Welcome to the mainstreaming of predictive analytics for health in the community. Or, as PC magazine put it, “CVS, IBM’s Watson Wants to Prevent You From Getting Sick.”
The core of the program would, in the words of CVS’s press release, “enable health care practitioners to quickly and easily gain insights from an unprecedented mix of health information sources such as medical health records, pharmacy and medical claims information, environmental factors, and fitness devices to help individuals stay on track with their care and meet health goals.”
Parsing this out, the alliance will work with health care practitioners — doctors and hospitals — to access Watson’s cognitive computing capabilities by bringing together data from a variety of sources (traditionally, data in siloes that don’t easily combine).
The first conditions the project will address will be diabetes, heart disease, hypertension, and obesity — all of which are non-communicable diseases amenable to lifestyle interventions. I forecasted a deal such as this back in 2011 here in Health Populi on how primary care would/should extend into the community to help people better self-care.
IBM’s Chief Health Officer, Dr. Kyu Rhee, said the goal of the alliance is to “predict, prevent, and personalize.” “To predict, we will apply Watson’s cognitive computing to a wide range of data from electronic medical records, pharmacy records, wearables, fitness devices, home monitoring devices, consumer-oriented mobile apps, and more,” according to Dr. Rhee.
CVS and IBM will market the program to payors (insurers and self-insured employers) to identify patients/plan members who would most likely benefit from disease management programs, support medication adherence in people on maintenance medications, and — most provocatively, according to the press release — “suggest(ing) appropriate use of cost-effective primary care and out-patient providers.”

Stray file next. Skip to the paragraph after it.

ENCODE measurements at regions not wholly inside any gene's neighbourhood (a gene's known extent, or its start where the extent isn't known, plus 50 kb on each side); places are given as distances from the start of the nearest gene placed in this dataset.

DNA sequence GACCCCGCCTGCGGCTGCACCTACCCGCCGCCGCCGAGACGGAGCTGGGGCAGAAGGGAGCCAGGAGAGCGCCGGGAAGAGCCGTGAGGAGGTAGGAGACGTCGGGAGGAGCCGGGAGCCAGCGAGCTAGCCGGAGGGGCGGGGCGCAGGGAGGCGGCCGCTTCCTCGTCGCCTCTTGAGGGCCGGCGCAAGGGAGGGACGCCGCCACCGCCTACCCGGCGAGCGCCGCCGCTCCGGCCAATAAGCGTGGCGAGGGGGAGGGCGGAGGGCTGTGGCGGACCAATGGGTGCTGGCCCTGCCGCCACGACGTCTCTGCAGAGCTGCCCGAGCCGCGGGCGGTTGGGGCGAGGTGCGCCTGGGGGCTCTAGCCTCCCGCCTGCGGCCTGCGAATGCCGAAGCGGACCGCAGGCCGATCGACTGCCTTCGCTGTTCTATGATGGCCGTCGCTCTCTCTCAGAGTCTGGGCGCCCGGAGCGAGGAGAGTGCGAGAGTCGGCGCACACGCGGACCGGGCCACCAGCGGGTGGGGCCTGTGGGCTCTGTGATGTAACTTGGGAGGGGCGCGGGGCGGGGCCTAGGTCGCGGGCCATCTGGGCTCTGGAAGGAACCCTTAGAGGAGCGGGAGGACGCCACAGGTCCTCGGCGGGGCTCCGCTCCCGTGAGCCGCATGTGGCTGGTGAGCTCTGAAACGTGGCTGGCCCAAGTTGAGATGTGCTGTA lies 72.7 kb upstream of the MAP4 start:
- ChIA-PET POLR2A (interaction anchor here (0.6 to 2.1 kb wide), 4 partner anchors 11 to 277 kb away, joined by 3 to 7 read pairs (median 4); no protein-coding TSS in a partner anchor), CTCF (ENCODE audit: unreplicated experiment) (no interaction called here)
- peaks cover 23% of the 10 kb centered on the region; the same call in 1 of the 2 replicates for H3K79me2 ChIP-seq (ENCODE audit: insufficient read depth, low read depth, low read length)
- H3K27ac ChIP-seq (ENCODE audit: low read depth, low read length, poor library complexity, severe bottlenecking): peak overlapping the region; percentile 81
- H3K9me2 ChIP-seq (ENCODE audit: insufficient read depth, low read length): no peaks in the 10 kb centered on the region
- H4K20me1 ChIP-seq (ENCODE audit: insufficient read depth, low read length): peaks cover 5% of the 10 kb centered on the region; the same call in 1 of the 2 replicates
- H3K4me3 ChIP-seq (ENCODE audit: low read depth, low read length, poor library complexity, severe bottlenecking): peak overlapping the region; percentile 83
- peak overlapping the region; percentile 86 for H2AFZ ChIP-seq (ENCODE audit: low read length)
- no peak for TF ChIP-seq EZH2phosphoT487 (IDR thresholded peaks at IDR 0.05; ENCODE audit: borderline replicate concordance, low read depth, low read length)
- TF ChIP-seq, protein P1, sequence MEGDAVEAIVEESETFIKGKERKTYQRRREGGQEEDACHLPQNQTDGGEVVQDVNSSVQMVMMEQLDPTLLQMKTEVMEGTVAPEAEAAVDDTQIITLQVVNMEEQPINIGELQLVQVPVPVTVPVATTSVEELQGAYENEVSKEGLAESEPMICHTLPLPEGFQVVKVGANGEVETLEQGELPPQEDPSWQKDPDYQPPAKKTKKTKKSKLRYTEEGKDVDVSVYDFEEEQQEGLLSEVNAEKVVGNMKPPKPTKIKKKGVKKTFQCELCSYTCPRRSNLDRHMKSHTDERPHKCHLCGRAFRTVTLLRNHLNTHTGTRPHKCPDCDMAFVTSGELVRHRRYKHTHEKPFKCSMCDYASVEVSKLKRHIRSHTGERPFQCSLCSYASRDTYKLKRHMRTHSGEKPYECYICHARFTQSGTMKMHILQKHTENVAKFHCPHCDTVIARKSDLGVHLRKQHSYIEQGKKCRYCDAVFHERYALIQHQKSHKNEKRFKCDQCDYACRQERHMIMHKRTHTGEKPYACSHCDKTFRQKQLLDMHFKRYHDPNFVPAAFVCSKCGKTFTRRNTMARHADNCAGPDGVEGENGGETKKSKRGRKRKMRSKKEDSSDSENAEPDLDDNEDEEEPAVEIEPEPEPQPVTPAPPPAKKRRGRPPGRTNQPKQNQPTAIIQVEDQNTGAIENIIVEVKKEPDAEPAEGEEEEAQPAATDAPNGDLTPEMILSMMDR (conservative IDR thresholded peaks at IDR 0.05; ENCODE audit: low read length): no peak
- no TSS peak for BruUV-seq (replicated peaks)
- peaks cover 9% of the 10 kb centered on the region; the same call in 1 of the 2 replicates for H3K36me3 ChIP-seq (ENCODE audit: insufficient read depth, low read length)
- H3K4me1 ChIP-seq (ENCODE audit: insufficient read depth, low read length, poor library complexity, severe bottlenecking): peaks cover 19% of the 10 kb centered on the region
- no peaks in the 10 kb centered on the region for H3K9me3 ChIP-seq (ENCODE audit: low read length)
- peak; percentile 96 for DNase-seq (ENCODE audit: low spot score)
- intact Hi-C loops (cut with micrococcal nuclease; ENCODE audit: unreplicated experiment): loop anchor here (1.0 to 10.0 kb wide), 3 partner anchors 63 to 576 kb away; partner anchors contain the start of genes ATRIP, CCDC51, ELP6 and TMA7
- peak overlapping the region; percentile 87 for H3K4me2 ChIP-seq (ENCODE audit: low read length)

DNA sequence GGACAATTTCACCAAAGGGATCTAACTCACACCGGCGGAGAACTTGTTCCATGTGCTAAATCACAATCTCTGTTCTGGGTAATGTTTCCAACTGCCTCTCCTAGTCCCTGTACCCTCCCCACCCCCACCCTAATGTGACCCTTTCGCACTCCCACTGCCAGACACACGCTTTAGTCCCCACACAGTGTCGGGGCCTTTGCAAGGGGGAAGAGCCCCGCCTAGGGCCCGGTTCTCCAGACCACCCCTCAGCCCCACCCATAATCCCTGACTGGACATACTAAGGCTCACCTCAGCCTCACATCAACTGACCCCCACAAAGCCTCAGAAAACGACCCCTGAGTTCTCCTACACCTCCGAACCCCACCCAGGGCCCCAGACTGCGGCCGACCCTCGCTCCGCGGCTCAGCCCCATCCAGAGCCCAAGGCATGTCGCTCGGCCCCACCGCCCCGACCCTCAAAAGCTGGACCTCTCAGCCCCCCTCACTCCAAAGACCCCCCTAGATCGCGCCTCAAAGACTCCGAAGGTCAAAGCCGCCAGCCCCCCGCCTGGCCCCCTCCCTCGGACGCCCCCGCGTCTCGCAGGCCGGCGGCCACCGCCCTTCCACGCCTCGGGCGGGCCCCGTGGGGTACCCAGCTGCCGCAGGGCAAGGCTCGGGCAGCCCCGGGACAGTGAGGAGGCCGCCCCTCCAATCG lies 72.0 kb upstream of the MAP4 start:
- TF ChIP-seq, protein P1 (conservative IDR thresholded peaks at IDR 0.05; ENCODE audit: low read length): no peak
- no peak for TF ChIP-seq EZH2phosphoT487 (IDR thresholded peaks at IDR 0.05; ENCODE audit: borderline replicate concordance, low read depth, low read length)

Here’s the CVS’s press release, titled CVS Health and IBM Tap Watson to Develop Care Management Solutions for Chronic Disease.
CVS also continues to announce relationships with health systems throughout the U.S. The most recent on with Lawrence (KS) Memorial Hospital and the Lehigh Valley (PA) Health Network will enable the hospitals to tap into CVS’s IT system to enhance prescription drug adherence and medication management for the hospitals’ patients.
Health Populi’s Hot Points: The CVS-IBM alliance has the potential to disrupt not just community pharmacy, but the legacy health care value chain of a doctor and health care institution as the locus of the care team for a patient. In this model, the patient is at the center, and stakeholders surround and serve that individual to help them bolster health outcomes through medication management, adherence, and lifestyle choices that could make a difference in their overall health.
This is a big ecosystem view of health/care, and it’s an important develop that can help empower people to take on self-care closer to home than in the doctor’s office or hospital ambulatory clinic. Pharmacists are highly-trusted professionals in the health care team, and retail is also valued by people as a trusted channel for helping “me” manage “my” health, which I’ve been focusing on a lot lately.
The most provocative aspect of this announcement lies in the phrase I pulled out of the press release, reading, “suggest(ing) appropriate use of cost-effective primary care and out-patient providers.” Since IBM and CVS plan to market this program to insurance companies and employers, we’re looking at a third party — the CVS-Watson intermediary — coming into the physician-patient relationship with potential recommendations to switch providers or protocols. It will be fascinating to see how, from a marketing perspective, this gets “sold” to hospital and physician providers, like Lawrence and Lehigh Valley, who are already working with CVS on medication management programs.
A phrase used earlier in the press release — that CVS and IBM Watson will “enable health care practitioners to quickly and easily gain insights” into patients — is one thing. Nudging physicians to change care patterns is something different.